In the 1990s, Bill Cosby spoke up to defend their work: "A white person listens to my act and he laughs and he thinks, 'Yeah, that's the way I see it too.' Okay. He's white. I'm Negro. And we both see things the same way. That must mean that we are alike. Right? So I figure this way I'm doing as much for good race relations as the next guy" -- that's from Ronald Smith's 1997 update of his book, "Cosby: The Life of a Comedy Legend."

Then in 2008, twenty years after The Cosby Show had dominated American television, Cosby was suddenly being credited with helping the election of Barack Obama as president of the United States. Tim Arango at The New York Times went so far as to publish just days after the election: "Before Obama, There Was Bill Cosby" in which he confidently connected the dots. It could not have been that simple, as Brent Cunningham at Columbia Journalism Review explained, and as debated more publicly at The Huffington Post. The idea was compelling enough, though, that even Bill Cosby himself acknowledged there could be something to it.

We can take comfort knowing that science says so, too -- Bill Cosby and TV kin probably did help to make Barack Obama's election possible. Every public service announcement, every After School Special, every non-profit running a campaign to fight racism and every newscast covering a non-profit doing so, they all likely helped to reach people and break down barriers. Making more media, particularly when we encourage people to judge not by grouping people but by their individual characters, can help change attitudes even more for the better.

We might come away from this accounting with the idea that much has been accomplished, that America has come far, but what of the racism remaining in America and in the world? All over the world -- in Mexico, across all of Asia, even within the black community in America -- prejudice and discrimination based on the relative lightness or darkness of a person's skin remains for many a crippling social issue. From outside India for example, most Europeans or Americans might think that all Indians are the same race, so racism should not be a problem among Indians.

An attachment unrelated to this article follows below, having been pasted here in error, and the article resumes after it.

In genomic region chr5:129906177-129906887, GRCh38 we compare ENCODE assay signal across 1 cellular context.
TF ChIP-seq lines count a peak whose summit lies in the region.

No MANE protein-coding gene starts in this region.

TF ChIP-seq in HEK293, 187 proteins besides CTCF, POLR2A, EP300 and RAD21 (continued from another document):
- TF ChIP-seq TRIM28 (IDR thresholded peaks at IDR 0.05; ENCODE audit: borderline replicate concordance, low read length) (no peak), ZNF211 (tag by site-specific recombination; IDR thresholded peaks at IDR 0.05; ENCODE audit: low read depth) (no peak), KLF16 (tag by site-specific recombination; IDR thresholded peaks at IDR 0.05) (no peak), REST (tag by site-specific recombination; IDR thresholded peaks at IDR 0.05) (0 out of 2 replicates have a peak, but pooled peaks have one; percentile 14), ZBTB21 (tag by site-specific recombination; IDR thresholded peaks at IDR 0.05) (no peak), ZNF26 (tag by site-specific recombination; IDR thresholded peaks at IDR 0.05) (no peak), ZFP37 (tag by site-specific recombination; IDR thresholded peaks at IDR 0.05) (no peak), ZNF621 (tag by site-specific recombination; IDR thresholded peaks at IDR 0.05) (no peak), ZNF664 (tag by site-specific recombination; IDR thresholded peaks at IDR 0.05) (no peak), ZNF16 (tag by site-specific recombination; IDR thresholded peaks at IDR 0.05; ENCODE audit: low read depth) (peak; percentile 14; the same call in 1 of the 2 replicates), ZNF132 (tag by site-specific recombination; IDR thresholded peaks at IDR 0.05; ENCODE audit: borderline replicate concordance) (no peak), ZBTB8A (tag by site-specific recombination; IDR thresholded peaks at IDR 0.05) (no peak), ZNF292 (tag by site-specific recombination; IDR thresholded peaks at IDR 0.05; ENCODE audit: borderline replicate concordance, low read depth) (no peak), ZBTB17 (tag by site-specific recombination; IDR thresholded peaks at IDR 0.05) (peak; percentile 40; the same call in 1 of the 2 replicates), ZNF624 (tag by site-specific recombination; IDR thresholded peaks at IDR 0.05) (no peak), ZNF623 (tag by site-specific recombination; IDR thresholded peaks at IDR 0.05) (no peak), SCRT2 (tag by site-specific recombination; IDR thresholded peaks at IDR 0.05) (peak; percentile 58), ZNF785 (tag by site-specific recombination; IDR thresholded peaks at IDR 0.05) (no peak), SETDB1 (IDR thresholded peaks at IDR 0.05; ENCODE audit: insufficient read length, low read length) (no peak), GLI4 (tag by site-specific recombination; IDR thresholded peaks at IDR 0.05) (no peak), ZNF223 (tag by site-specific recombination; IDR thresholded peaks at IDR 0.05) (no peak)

To the contrary though, inside India, the obsession with having lighter skin is a lifelong burden for anyone who is born with relatively darker skin. This is as basically unfair, and as damaging to human society as racism. If you are not from India, then to appreciate the problem view two short video advertisements played often on Indian television. See this, marketing a popular cosmetic product called "Fair and Lovely" to women, and this too, marketing the same to men.

The general advertising campaign, the cosmetics industry, and the entire problem of skin lightness or darkness -- many simply call it racism -- has begun to cause due uproar both outside and inside India. Heather Timmons at The New York Times covered the general advertising trend in 2007, and Emily Wax at The Washington Post expanded on the story in 2008. Anushka Asthana of The Observer, Guardian News and Media in the UK pulled fewer punches later in 2008, in a more passionate article "We all know it's wrong to judge by skin colour ... so why do we do it?"

We have seen in our limited review of racism and cruelty that compassion is natural, but it must be nurtured. People's natural reactions can lead them away from compassion, or they can be conditioned to be less compassionate, unless we assert compassion. Neither nature nor nurture are all the roots of racism, nor is either all of the solution. A CompassionRise reader, Lawrence Perkins recently commented: "The world has gotten confused. We hear Tolerance over and over. Yet it only leads to apathy... Compassion on the other hand, compels us to intervene ... to make a difference." Thank you Lawrence, your comment helped motivate my follow-through with today's in depth article.

Today's CompassionRise has covered a lot of ground because the Dalai Lama's wisdom pointed us down a long, broad, and important road, the way of our human nature and what our cultures make of it, a road we all walk together. From my third grade year of school, weaving in and out of American history, popular culture, scientific and media analysis, and then generalizing to acknowledge the global, human issue of racism -- the messages derived of the Dalai Lama's words were too important to be given less attention. This is compassion. It is not enough to sympathize, to empathize, to simply hope or to wish or to pray for a better world. We need to continue searching, observing and measuring, defining and pushing. A hopeful perspective is in itself valuable, but we must test it and follow our experiments and research to practical results, with an honest desire for greater good and an open mind about how it may be achieved. Compassion is not a passive ethic or belief, it is a call and a means to make this a better world.